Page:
On World Environment Day, reflect on the role of sustainable architecture

Architecture is largely determined by the surrounding context and environments. As one of the leading factors in the design process, an architect must carefully consider the location of the project, respecting its topography, flora and fauna. So on this Environment Day, let us reflect on our role as architects and designers in helping to practice sustainability, green design and eco-friendly construction practices to give back to our environment.

Practices related to this doctrine, such as access to natural light, fresh air and green spaces, have helped improve the mental and physical health of residents.

Sustainable and energy-efficient architectural practices have found their way into mainstream architecture in recent years. With the building and construction industry responsible for as much as 37% of global greenhouse gas emissions, the need for green building practices has never been greater. While technological advances in recent decades have been able to reduce carbon emissions at the micro level during the construction process, they have also enabled a faster pace of construction with rapid growth of cities.

Witness the final chapter of the Lok Sabha elections on HT with live counting of votes and results. Discover now! Discover now!

There are several approaches to sustainable architecture, which include a wide range of practices and standards to reduce a building’s environmental footprint during construction and throughout its lifespan. Ecological and legible ways of obtaining materials, from the nearest possible sources to reduce transportation, is one of the many ways to reduce the ecological footprint during the construction process. With careful inspection, reusable materials can also be obtained from a demolished site, reducing overall material production to some extent. In recent developments in the technologies used in construction, the concept of sustainable materials is known to reduce the energy consumed by the building by reducing energy consumption and heat loss, allowing recycling, etc.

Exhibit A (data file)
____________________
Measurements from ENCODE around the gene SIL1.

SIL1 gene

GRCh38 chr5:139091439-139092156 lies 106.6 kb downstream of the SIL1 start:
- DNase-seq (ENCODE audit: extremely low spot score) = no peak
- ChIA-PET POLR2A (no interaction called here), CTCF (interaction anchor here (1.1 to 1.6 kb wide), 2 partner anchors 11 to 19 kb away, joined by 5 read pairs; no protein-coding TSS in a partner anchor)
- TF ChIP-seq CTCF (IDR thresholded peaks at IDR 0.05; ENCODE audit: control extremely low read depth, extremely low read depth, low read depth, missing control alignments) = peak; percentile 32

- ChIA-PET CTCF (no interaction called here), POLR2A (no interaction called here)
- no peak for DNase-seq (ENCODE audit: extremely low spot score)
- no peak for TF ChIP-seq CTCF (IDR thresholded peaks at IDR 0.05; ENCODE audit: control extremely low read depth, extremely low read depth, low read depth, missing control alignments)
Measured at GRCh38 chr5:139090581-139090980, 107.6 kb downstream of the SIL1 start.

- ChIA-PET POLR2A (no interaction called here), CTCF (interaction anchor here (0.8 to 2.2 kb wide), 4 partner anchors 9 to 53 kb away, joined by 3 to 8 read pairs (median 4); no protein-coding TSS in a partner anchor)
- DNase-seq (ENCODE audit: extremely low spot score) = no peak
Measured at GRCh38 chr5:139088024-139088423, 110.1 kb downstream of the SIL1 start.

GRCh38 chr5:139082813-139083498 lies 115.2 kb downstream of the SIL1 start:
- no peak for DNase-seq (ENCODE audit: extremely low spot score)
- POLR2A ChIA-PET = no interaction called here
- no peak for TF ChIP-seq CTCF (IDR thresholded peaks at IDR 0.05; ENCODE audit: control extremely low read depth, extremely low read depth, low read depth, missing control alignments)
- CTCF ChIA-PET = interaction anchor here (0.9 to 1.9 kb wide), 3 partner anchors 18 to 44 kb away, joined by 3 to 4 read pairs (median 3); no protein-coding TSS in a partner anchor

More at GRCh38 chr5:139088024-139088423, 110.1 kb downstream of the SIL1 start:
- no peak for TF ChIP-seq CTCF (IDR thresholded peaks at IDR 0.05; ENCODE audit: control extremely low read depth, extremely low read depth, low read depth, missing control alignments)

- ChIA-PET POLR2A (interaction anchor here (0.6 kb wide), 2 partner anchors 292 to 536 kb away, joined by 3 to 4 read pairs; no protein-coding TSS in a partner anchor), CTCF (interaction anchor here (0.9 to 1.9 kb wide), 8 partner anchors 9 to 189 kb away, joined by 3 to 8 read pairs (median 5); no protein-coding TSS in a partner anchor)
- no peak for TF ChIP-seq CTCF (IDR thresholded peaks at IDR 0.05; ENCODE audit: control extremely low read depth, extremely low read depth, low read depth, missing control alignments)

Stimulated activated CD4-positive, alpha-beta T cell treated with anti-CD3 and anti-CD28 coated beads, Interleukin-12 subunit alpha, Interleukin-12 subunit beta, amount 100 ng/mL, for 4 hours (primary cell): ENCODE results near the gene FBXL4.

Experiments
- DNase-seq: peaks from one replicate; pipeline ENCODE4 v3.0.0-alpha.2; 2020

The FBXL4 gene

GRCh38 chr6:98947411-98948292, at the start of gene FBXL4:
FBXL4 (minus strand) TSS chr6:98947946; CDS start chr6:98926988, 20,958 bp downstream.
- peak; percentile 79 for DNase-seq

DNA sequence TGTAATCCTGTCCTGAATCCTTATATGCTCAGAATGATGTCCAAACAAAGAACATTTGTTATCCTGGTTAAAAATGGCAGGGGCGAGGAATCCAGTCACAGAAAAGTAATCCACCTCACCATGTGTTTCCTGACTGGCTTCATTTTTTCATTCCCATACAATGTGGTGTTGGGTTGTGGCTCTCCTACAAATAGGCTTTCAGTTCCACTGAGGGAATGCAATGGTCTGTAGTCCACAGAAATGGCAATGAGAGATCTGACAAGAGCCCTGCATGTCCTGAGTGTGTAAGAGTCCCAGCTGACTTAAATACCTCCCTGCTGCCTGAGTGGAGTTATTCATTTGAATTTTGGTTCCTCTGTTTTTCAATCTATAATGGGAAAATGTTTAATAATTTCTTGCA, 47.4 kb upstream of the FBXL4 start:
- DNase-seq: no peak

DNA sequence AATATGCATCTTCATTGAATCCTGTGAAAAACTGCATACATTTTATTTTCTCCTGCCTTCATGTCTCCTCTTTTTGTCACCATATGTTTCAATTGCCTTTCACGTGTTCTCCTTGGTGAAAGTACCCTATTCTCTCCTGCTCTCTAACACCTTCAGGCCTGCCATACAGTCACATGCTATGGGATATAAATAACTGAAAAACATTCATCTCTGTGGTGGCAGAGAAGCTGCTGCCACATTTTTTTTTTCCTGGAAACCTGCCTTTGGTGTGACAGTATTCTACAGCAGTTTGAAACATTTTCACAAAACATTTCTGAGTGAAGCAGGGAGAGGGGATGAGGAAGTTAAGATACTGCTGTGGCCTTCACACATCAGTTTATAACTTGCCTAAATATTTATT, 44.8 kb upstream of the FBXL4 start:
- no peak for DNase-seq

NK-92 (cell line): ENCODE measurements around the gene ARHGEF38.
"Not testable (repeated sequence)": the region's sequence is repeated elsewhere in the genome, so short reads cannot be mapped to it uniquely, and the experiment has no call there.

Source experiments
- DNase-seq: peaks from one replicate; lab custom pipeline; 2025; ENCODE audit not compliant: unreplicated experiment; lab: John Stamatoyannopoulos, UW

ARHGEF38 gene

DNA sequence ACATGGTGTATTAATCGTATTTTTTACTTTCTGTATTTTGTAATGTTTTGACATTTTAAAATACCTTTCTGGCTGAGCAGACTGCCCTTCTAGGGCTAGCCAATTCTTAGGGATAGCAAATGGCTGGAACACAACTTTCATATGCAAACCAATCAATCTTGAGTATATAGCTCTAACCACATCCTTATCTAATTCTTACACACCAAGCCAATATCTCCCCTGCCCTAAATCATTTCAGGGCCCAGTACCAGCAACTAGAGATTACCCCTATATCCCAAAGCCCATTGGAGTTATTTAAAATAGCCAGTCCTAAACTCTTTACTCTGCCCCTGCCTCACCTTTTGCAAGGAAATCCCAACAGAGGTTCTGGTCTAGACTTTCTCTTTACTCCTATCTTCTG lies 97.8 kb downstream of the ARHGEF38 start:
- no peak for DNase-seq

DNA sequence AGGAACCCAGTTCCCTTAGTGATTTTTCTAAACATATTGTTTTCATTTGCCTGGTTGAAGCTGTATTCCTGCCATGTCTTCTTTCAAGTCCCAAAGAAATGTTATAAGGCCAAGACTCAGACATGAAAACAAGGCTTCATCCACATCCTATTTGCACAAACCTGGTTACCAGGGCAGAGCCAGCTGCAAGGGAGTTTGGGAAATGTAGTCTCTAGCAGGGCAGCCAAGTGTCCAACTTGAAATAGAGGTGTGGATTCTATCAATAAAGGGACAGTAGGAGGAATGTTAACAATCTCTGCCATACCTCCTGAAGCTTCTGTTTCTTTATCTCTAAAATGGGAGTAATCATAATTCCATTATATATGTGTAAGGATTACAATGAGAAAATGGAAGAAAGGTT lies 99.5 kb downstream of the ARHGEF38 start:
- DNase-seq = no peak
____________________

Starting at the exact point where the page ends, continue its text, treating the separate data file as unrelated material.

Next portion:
Many such practices, done carefully, also help us build regenerative buildings. Regenerative buildings have a net energy impact on the environment and use less energy and resources than traditional construction practices. Adding more value to the environment than it consumes, with practices such as rainwater harvesting, energy production through renewable means and much more. These buildings often respond to changes in the environment and are able to adapt to changes in their environment.

One of the many layers of sustainable design also focuses on the well-being and prosperity of its users. Practices related to this doctrine, such as access to natural light, fresh air and green spaces, have helped improve the mental and physical health of residents. With inclusivity community architecture interventions, the space is accessible to individuals of all sizes and abilities.

Many of these aforementioned practices have been recognized by some of the biggest names in architecture and construction, with certifications such as LEED and GRIHA also encouraging green building practices in the industry. As architects, it is within our power to continue to innovate with sustainable interventions to support the cause. By embracing these practices, today’s buildings are built to meet tomorrow’s challenges, by giving back to the environment, on this Environment Day.

This article was written by architect Nilanjan Bhowal, principal architect and founder of Design Consortium.